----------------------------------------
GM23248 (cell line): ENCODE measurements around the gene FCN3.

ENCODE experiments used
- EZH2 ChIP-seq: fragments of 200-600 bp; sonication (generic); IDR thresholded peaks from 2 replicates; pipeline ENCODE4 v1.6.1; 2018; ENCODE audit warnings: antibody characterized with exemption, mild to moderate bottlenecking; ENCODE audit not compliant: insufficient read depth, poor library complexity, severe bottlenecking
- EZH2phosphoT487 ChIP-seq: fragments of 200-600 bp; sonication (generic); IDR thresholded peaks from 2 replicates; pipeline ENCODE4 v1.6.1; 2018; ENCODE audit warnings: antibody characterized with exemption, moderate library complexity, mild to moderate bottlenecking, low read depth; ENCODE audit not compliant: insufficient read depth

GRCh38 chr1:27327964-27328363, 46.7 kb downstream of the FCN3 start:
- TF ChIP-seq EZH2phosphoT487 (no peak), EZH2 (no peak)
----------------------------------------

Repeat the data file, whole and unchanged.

GM23248 (cell line): ENCODE measurements around the gene FCN3.

ENCODE experiments used
- EZH2 ChIP-seq: fragments of 200-600 bp; sonication (generic); IDR thresholded peaks from 2 replicates; pipeline ENCODE4 v1.6.1; 2018; ENCODE audit warnings: antibody characterized with exemption, mild to moderate bottlenecking; ENCODE audit not compliant: insufficient read depth, poor library complexity, severe bottlenecking
- EZH2phosphoT487 ChIP-seq: fragments of 200-600 bp; sonication (generic); IDR thresholded peaks from 2 replicates; pipeline ENCODE4 v1.6.1; 2018; ENCODE audit warnings: antibody characterized with exemption, moderate library complexity, mild to moderate bottlenecking, low read depth; ENCODE audit not compliant: insufficient read depth

GRCh38 chr1:27327964-27328363, 46.7 kb downstream of the FCN3 start:
- TF ChIP-seq EZH2phosphoT487 (no peak), EZH2 (no peak)